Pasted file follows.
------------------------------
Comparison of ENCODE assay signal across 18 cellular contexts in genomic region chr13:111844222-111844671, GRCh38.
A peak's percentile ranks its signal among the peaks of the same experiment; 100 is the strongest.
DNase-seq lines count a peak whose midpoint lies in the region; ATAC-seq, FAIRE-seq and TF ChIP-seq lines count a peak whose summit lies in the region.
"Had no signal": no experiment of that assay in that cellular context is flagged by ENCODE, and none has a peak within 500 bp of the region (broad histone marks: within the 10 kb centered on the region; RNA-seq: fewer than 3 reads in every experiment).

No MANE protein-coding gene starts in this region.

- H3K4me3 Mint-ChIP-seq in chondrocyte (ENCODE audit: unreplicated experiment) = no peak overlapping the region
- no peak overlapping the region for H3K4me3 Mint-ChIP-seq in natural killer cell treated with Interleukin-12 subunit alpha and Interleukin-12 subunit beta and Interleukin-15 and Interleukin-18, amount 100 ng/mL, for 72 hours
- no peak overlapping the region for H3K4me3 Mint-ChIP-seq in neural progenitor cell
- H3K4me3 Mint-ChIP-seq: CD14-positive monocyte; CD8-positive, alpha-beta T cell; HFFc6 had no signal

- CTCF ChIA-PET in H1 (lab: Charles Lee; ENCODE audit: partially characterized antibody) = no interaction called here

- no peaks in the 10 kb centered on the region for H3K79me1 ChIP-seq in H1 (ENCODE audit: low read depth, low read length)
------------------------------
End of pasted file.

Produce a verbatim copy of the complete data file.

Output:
Comparison of ENCODE assay signal across 18 cellular contexts in genomic region chr13:111844222-111844671, GRCh38.
A peak's percentile ranks its signal among the peaks of the same experiment; 100 is the strongest.
DNase-seq lines count a peak whose midpoint lies in the region; ATAC-seq, FAIRE-seq and TF ChIP-seq lines count a peak whose summit lies in the region.
"Had no signal": no experiment of that assay in that cellular context is flagged by ENCODE, and none has a peak within 500 bp of the region (broad histone marks: within the 10 kb centered on the region; RNA-seq: fewer than 3 reads in every experiment).

No MANE protein-coding gene starts in this region.

- H3K4me3 Mint-ChIP-seq in chondrocyte (ENCODE audit: unreplicated experiment) = no peak overlapping the region
- no peak overlapping the region for H3K4me3 Mint-ChIP-seq in natural killer cell treated with Interleukin-12 subunit alpha and Interleukin-12 subunit beta and Interleukin-15 and Interleukin-18, amount 100 ng/mL, for 72 hours
- no peak overlapping the region for H3K4me3 Mint-ChIP-seq in neural progenitor cell
- H3K4me3 Mint-ChIP-seq: CD14-positive monocyte; CD8-positive, alpha-beta T cell; HFFc6 had no signal

- CTCF ChIA-PET in H1 (lab: Charles Lee; ENCODE audit: partially characterized antibody) = no interaction called here

- no peaks in the 10 kb centered on the region for H3K79me1 ChIP-seq in H1 (ENCODE audit: low read depth, low read length)